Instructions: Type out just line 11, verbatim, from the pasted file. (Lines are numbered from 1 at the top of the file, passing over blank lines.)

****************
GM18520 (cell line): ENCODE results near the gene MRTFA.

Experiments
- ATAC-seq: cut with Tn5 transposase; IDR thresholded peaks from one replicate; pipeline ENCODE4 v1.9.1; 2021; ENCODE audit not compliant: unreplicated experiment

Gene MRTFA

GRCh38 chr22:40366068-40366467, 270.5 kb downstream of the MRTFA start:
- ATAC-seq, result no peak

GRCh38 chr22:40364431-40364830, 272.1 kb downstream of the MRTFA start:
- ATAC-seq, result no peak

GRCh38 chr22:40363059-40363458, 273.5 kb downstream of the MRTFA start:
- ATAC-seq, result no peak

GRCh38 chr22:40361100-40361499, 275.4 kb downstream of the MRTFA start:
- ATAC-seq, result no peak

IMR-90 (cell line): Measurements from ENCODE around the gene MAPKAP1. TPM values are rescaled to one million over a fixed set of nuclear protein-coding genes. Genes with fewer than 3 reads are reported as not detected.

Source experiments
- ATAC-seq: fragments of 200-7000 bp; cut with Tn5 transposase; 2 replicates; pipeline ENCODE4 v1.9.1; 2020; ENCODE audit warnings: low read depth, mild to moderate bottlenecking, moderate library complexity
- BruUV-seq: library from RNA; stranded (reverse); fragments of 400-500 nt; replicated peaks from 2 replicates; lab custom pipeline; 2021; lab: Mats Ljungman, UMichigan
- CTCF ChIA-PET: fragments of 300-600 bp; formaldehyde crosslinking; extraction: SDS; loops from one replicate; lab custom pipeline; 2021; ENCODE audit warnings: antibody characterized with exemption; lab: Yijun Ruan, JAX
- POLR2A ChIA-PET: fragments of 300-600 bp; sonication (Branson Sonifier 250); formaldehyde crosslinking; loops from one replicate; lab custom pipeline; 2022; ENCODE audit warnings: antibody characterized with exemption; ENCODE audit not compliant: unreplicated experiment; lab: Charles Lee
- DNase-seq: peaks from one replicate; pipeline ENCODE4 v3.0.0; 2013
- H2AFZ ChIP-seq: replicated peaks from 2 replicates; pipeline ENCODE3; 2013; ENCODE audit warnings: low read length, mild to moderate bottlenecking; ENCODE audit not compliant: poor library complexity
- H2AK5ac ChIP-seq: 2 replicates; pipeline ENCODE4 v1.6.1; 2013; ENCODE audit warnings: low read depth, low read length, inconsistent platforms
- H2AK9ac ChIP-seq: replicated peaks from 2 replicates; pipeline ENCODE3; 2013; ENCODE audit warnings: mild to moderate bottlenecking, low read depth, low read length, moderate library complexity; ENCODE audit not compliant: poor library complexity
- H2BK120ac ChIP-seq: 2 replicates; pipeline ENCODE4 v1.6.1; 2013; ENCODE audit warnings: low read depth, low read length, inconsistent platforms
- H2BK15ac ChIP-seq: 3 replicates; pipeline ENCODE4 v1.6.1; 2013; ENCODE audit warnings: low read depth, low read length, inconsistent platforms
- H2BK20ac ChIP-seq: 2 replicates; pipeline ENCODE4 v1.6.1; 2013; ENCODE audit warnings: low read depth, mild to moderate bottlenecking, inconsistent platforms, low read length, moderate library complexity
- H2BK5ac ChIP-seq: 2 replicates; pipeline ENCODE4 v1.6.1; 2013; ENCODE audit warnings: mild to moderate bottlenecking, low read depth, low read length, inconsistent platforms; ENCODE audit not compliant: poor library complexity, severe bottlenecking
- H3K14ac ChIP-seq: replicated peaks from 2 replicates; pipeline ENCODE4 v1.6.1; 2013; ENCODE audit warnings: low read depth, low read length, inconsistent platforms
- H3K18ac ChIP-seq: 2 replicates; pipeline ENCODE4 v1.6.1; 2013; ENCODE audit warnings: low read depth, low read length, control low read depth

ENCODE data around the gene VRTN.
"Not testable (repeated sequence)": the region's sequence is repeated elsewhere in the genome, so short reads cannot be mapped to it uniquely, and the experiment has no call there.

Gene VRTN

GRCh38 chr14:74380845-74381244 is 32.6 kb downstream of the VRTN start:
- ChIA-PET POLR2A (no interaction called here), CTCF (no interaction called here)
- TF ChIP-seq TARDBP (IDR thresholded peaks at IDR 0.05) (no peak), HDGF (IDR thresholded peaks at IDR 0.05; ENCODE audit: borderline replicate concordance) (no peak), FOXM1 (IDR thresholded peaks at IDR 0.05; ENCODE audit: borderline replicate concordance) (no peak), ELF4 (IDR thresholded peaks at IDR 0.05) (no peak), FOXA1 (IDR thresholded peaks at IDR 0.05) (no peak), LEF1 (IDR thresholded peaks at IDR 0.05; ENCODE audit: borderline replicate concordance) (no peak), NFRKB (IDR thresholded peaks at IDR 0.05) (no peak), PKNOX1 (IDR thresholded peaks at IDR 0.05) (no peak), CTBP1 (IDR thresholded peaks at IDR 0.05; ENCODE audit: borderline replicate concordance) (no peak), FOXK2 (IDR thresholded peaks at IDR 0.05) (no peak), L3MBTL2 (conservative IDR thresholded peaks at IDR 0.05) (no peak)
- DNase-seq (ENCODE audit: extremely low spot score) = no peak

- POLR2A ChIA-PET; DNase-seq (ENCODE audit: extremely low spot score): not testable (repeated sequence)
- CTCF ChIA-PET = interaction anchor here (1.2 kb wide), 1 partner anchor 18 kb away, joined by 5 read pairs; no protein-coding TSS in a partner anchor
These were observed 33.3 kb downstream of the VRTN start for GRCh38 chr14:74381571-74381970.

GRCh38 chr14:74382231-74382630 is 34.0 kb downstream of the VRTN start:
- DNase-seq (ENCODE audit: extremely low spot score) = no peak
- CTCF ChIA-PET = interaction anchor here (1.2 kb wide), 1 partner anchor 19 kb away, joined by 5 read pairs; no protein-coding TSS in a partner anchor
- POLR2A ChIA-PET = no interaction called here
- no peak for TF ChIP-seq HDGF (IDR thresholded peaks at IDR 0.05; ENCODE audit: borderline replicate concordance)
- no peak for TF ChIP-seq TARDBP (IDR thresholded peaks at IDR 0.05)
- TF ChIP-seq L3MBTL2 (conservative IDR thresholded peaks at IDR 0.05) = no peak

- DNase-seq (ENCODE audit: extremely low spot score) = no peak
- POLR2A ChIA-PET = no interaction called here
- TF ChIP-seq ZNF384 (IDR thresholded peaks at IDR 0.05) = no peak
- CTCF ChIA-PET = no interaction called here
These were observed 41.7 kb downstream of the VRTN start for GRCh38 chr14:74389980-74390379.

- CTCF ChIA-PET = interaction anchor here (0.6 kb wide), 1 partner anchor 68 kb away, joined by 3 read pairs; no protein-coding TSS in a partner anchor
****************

GRCh38 chr22:40361100-40361499, 275.4 kb downstream of the MRTFA start: